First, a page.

Like savory chewing gum. Kelly O

I'm a proud meat-eater. Meat makes my mouth water with the same fervor as winning an argument or correcting someone's grammar, to the point where it's sometimes difficult talking around such deep, shimmering pools of saliva. But lately, I've found that when I'm eating out at a restaurant, I eschew real meat for its fake counterpart. I love how fake meat is persistently chewy, like savory chewing gum. I love its different "flavors," which remind me of sucking on bouillon cubes. My one complaint is that all fake meat could use a teaspoon more cruelty.

How has fake meat hypnotized my palate like this? Was it a vegetarian conspiracy to get meat-eaters like me to forsake our beef burgers and horse steaks? If so, it won't work. I mainly eat animals to absorb their cuteness. (Now I just do that at home, surrounded by candles and tasteful sprays of chicken blood.) But my cravings are becoming more fake-meat-centric by the day. To prevent myself from buying that meat-flavored toothpaste designed for house pets, and based on suggestions from other fake-meat lovers on Slog, The Stranger's bacon-wrapped blog, I set out to sample the best fake meat dishes Seattle has to offer.

Moonlight Cafe: Catfish, Pork Skewers, Sesame Beef

1919 S Jackson St, 322-3378

The Central District's divey Moonlight Cafe has two distinct menus: one featuring Vietnamese meat dishes, the other devoted to fake meat. The trick to ordering the "catfish" is that you have to immediately forget that you ordered it, because eating fake fish sounds as repulsive as chewing on day-old underwear. Thankfully, when the dish arrives, the slabs of indeterminate protein look nothing like fish or soiled panties—if anything, they resemble steak fries. Thin strips of seaweed cling to each springy piece and give the "meat" a briny aftertaste reminiscent of the sea. It's not catfish by any stretch, but it is delicious. Moonlight's "pork" skewers also come highly recommended, and they live up to the hype—they're juicy and have a rich, salty flavor reminiscent of sucking on barbecued pigs' feet. However, the sesame "beef" dish isn't as successful—its rich sauce is overpowered by honey and a thick confetti of sesame seeds. The combination coats your teeth like gnats on a windshield. It is not pleasant.

The Lucky Diner: Vegetarian Reuben, Breakfast Burrito

2630 First Ave, 805-0133

Somewhere in my youth, math taught me that triangles are the most stable shape found in nature. Reubens are designed to showcase the triangulation of rich corned beef, tangy sauerkraut, and fatty Thousand Island dressing, so I had misgivings about fucking up that perfect taste triangle with Field Roast—the dour, grainy cousin of my beloved fake meat slabs. Fortunately, the Lucky Diner in Belltown knows the trick to keeping a triangle stable: If you shorten one side, fortify the others. I wouldn't be able to describe what Lucky's Field Roast tastes like, but my perfectly toasted sauerkraut-and-Thousand-Island-dressing sandwich with cheese was a triumph of fat and salt. For kicks, I also tried their breakfast burrito with fake meat. Like the Reuben, it was a delicious mess, but I'll be damned if I could taste the difference.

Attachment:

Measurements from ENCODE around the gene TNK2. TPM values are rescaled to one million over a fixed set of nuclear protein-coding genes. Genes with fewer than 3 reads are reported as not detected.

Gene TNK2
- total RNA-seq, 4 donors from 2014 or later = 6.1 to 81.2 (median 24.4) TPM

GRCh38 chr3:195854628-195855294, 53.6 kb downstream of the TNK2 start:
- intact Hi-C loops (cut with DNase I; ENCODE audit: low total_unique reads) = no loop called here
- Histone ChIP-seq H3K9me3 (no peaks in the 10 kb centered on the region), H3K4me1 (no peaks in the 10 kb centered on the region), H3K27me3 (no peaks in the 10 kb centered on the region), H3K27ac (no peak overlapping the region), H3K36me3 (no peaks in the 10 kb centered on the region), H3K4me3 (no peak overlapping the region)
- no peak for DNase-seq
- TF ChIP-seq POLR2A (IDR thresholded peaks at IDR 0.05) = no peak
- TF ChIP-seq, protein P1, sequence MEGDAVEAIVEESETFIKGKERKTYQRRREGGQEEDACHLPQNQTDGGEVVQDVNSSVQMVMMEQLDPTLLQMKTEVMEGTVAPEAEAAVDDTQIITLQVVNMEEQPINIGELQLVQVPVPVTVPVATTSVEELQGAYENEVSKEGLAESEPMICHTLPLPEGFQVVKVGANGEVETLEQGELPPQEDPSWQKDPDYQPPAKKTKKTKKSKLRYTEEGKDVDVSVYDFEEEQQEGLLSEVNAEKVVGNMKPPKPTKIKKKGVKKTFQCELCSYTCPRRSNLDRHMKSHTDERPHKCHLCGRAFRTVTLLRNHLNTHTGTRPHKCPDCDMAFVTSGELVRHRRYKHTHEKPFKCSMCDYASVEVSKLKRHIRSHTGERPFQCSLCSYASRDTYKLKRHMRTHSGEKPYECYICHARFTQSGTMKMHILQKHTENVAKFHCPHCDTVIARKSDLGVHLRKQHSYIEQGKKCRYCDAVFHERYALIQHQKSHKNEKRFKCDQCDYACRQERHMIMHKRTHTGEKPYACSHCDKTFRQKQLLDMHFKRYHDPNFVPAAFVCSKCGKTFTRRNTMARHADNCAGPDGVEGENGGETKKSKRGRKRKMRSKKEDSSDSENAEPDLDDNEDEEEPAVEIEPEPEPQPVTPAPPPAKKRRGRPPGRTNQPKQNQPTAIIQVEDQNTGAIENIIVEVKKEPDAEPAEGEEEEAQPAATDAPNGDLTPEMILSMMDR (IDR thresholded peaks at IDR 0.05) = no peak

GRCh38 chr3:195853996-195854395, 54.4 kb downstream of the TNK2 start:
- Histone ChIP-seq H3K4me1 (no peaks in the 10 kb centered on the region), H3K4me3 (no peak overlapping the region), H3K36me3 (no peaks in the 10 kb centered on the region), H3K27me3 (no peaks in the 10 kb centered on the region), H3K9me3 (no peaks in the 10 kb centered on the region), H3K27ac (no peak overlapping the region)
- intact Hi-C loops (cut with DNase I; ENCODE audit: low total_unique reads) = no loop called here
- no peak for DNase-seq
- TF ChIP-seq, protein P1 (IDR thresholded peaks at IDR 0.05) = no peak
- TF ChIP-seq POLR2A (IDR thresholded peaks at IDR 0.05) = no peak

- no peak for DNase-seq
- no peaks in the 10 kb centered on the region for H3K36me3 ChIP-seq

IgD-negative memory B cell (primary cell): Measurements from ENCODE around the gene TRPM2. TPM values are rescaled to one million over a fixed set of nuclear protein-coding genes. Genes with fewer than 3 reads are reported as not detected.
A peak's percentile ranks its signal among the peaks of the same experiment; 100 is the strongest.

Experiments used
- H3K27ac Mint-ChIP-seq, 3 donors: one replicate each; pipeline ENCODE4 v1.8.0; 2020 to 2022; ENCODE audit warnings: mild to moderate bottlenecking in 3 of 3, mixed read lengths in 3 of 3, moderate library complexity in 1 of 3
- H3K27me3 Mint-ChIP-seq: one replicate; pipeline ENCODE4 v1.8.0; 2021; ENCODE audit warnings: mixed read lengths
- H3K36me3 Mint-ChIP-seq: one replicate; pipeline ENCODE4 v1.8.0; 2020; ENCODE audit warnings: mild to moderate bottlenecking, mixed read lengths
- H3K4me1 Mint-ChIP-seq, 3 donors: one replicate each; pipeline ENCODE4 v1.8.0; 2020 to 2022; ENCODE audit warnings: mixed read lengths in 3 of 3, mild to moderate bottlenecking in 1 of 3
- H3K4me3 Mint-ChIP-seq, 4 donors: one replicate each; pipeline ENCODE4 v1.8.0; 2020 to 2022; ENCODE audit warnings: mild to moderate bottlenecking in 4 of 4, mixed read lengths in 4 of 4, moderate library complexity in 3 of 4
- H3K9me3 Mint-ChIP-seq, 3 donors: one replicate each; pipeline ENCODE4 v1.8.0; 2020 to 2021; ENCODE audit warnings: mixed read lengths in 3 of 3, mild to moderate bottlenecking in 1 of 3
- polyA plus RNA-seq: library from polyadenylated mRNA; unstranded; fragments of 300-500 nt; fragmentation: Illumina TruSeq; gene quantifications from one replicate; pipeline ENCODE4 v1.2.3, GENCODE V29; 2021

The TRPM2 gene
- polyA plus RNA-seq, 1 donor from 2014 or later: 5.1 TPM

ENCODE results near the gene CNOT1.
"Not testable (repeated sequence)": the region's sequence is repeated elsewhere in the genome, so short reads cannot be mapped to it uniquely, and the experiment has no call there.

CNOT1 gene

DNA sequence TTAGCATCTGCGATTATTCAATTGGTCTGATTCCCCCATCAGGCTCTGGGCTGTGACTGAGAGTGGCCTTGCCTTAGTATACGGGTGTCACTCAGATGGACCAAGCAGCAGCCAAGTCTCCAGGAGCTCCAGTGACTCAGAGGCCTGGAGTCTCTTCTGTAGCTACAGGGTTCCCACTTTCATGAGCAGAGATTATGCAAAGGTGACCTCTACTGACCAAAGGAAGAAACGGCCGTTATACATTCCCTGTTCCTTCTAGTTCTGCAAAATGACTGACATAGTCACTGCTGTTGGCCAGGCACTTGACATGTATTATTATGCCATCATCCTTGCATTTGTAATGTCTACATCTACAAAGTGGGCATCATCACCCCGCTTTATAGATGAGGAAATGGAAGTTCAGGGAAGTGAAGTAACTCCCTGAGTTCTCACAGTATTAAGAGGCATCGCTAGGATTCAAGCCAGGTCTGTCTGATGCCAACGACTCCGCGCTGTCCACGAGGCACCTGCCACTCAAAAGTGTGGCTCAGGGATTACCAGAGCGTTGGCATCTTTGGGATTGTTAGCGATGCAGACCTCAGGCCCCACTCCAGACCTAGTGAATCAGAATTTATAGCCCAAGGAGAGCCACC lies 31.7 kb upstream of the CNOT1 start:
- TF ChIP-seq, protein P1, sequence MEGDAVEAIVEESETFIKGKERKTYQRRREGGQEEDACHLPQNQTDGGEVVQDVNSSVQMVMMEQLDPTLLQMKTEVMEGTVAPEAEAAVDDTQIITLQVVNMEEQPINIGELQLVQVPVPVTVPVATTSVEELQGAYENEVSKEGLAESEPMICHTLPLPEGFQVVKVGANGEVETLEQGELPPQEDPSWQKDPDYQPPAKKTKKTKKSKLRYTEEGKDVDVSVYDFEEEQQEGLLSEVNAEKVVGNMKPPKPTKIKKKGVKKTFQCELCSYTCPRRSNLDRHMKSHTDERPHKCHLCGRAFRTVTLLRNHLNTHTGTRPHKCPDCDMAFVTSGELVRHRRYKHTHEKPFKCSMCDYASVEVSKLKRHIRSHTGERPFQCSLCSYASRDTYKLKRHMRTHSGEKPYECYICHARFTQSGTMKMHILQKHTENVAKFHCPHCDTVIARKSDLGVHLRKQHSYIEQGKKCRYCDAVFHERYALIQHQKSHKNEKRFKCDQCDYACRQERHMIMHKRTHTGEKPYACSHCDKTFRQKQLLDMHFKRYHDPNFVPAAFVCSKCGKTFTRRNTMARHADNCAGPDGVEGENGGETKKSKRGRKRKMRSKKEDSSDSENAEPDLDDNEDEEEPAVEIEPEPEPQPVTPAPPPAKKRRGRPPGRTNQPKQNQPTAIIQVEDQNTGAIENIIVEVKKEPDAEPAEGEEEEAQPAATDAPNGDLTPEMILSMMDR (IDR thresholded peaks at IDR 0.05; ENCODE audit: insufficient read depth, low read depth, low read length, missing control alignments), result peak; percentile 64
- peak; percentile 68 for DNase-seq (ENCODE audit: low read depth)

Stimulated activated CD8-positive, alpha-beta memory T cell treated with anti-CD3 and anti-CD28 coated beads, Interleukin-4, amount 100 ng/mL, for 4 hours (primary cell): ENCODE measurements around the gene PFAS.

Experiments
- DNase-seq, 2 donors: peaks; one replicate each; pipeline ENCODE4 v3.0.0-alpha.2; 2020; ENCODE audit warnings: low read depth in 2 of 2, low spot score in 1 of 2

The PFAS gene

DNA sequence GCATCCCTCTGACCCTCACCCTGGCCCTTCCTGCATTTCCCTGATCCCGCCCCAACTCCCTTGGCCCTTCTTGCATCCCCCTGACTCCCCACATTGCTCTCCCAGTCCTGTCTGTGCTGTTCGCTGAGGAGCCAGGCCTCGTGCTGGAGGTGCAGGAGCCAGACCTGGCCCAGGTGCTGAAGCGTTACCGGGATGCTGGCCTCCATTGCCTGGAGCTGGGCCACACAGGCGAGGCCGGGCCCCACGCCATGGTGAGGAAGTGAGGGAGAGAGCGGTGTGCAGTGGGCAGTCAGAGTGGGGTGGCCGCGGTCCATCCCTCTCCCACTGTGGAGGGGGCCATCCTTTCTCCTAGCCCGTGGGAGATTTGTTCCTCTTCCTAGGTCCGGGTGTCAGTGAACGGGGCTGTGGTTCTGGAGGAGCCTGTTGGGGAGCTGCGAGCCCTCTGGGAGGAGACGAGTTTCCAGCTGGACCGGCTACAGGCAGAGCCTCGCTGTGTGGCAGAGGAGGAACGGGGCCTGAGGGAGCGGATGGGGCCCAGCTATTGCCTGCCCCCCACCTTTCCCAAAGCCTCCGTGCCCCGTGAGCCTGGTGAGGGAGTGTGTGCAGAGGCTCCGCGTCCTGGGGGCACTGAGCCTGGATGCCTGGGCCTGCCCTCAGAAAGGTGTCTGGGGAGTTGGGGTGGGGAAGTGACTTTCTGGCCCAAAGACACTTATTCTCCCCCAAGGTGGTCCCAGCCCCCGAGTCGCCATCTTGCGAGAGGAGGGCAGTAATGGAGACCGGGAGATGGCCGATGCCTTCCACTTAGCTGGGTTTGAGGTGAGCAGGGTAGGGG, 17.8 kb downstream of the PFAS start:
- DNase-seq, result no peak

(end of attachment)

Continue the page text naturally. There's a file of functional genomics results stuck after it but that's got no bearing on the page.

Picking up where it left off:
Razzis Pizzeria: Chicken Parmesan

8523 Greenwood Ave N, 782-9005

I have no beef with most of the dishes at Razzis Pizzeria in Greenwood, but if I had to guess, I'd say that their vegan chicken Parmesan ($18—eighteen dollars!!! All the other fake meat tested here was around $10) was either deliberately designed to punish vegans for their high-maintenance ways or it was carelessly created by someone who believes that vegans, by their very nature, lack good taste. Either way, the dish, which was rabidly endorsed by a Slog commenter, deeply sucked. Its marinara sauce had a distinctly tinny aftertaste and was too thick to penetrate the brick of noodles below, which were left dry and sticky. Sprinkled on top of the marinara sauce was a stingy handful of fake chicken cubes and fake Parmesan flakes. I picked out the fake chicken cubes and discarded the rest.

Jhanjay Vegetarian Thai: Jhanjay Noodles and Eggplant in Black Bean Sauce

5313 Ballard Ave NW, 588-1469

There are countless reasons to love Ballard's Jhanjay Vegetarian Thai, from the courteous waitstaff to the deference they pay to vegetables in every dish. But here's another reason to love it: They have, by far, the best fake meat in the city. Unlike other restaurants that use the overprocessed spongy fake meat that I admittedly adore, Jhanjay makes its own fake meat in-house. It's composed of thick layers of shredded and pressed mushrooms that unfold as you chew, like striations of real meat. The sensation is marvelous, especially when juxtaposed with crunchy bamboo shoots, water chestnuts, green peas, and corn in their signature Jhanjay noodle dish. However, their eggplant in black bean sauce is better served with fried tofu than fake meat, which is overpowered, rather than enhanced, by the rich sauce.

There are a few obvious takeaways from basting oneself in fake meat for a week straight. It's not at all healthy—my fingers resemble salt-logged puffer fish right now—and despite how hard it would seem to fuck up a food you can neither over- nor undercook, it's not all good. I have no idea why Razzis seems to hate vegans so much, just as I have no clue what I did to offend the vindictive Slog commenter who suggested I eat there. But whatever it is, anonymous friend, allow me to sincerely apologize to you over a plate of fresh Jhanjay noodles, or a shared spear of catfish that we can consume together, like ladies and tramps, because dishes like those will make faux-meat converts of us all. recommended